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AstraZeneca, Sanofi Win FDA Panel’s Unanimous Backing for Pediatric RSV Antibody

Jun 07, 2023

Published: Jun 09, 2023 By Tristan Manalac

Pictured: FDA Building/courtesy of Grandbrothers/Adobe Stock

The FDA's Antimicrobial Drugs Advisory Committee voted unanimously Thursday to recommend the approval of AstraZeneca and Sanofi's respiratory syncytial virus antibody, nirsevimab, for use in the pediatric setting.

In a 21–0 vote, the panel of external experts agreed that the immunizing antibody had a favorable benefit-risk profile for the prevention of RSV-associated lower respiratory tract disease (LRTD) in infants who are born during or are entering their first RSV season.

"There was no real significant safety signal to worry about, there was no real viral breakthrough," Michael Green, professor of pediatrics, surgery and clinical and translational science at the University of Pittsburgh School of Medicine, said during the meeting in explaining his vote.

Green also commended nirsevimab's efficacy data showing that it met its primary and key secondary endpoints.

"I think that ... expanding the availability of this RSV protective strategy to all children less than 12 months of age" will be beneficial, Green said. "The value of giving it as a single dose is going to make its operational implementation much easier and assure, hopefully, a more equitable availability of the product."

Separately, the committee voted 19–2 in recommending nirsevimab's approval for use in high-risk children up to two years of age who remain vulnerable to severe RSV through their second season.

The FDA is set to release its regulatory verdict for nirsevimab in the third quarter of 2023. The regulator is not bound to follow the recommendations of its advisory committees, though it often does. Nirsevimab is already approved in Europe where it is marketed under the brand name Befortus.

If approved, nirsevimab would become the first immunization option specifically designed to protect all infants through their first RSV season, according to Sanofi's news release announcing Thursday's vote.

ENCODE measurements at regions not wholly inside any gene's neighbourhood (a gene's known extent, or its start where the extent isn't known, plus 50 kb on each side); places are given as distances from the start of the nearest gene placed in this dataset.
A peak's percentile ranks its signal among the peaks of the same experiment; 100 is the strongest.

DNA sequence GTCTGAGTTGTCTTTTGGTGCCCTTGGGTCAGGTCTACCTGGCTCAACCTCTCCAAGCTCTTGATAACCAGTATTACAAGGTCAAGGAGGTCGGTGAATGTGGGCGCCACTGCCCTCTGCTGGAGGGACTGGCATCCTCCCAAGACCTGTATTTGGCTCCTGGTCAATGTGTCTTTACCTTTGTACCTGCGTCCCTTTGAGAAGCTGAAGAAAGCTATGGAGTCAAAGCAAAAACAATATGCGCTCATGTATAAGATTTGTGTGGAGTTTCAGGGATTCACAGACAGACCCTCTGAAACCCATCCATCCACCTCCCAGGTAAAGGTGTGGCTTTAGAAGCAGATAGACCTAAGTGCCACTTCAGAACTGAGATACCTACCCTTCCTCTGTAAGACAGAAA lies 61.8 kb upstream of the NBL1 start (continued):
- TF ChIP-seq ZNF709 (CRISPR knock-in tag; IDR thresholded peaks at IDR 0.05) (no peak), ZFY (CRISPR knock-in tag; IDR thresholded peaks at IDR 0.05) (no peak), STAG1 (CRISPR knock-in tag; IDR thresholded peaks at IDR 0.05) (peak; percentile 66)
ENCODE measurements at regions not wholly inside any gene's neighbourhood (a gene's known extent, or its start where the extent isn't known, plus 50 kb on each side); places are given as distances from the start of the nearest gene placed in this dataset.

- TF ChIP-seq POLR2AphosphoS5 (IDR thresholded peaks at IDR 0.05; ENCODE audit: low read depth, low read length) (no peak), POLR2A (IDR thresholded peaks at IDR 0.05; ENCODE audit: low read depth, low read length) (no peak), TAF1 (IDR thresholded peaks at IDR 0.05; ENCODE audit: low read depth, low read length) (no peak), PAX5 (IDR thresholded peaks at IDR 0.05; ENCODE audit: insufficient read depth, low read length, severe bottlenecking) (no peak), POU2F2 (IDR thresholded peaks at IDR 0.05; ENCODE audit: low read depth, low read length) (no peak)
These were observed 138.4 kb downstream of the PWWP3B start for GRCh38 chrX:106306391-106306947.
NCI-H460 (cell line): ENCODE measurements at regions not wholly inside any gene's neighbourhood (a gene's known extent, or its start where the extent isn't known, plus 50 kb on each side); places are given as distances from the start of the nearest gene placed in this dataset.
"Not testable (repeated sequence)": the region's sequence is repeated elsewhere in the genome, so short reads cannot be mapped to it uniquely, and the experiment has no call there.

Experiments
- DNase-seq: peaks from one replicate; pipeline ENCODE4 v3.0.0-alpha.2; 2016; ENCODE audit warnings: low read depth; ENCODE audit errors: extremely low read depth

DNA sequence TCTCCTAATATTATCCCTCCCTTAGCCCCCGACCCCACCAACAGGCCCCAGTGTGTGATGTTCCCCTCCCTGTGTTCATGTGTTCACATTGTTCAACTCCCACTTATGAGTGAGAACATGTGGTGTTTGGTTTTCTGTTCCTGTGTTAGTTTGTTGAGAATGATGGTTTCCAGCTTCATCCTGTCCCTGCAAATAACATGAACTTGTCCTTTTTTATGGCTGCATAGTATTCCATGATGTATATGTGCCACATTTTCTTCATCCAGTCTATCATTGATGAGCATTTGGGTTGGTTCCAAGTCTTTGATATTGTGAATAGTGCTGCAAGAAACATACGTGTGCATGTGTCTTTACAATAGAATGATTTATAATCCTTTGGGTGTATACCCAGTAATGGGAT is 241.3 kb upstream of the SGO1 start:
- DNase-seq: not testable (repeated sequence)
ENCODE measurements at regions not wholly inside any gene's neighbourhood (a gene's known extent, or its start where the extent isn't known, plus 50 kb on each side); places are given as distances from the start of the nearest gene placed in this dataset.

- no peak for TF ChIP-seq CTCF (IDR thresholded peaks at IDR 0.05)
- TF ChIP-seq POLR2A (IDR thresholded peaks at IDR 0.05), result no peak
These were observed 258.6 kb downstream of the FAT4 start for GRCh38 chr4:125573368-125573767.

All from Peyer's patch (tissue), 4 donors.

Developed originally by AstraZeneca, nirsevimab is an investigational long-acting antibody that targets and binds to the part of the RSV virus that attaches to the host's cells. This mechanism of action enables nirsevimab to block the virus from entering its target cells, block infection at a cellular level and, in turn, induce passive immunity in infants and young children.

For an upfront payment of around $130 million, Sanofi bought into nirsevimab's potential in 2017 through its vaccines arm Sanofi Pasteur.

In a briefing document released ahead of the adcomm meeting, the FDA highlighted nirsevimab's efficacy, which AstraZeneca and Sanofi presented using data from two trials. Taken together, the immunizing antibody led to an at-least 70% relative risk reduction in RSV-related LRTD.

Nirsevimab's data package included three trials, though the third was "not designed or powered to evaluate efficacy," the FDA's reviewers wrote in the briefing document. Instead, this third study demonstrated that nirsevimab was safe with an overall favorable side effect profile.

Still, the FDA flagged potential safety issues associated with nirsevimab, including incidences of hypersensitivity reactions, such as rashes and anaphylaxis, as well as a numerically higher death count than in control groups. The regulator also pointed out the lack of data regarding the use of nirsevimab for infants whose mothers had been immunized with an RSV vaccine during pregnancy.

Joining AstraZeneca and Sanofi in the pediatric RSV setting is Pfizer, whose investigational vaccine, which is designed to be administered to mothers during the second or third trimester of pregnancy, won the backing of the Vaccines and Related Biological Products Advisory Committee last month. The FDA's target action date for Pfizer's RSV shot is in August.

Tristan Manalac is an independent science writer based in metro Manila, Philippines. He can be reached at [email protected] or [email protected].

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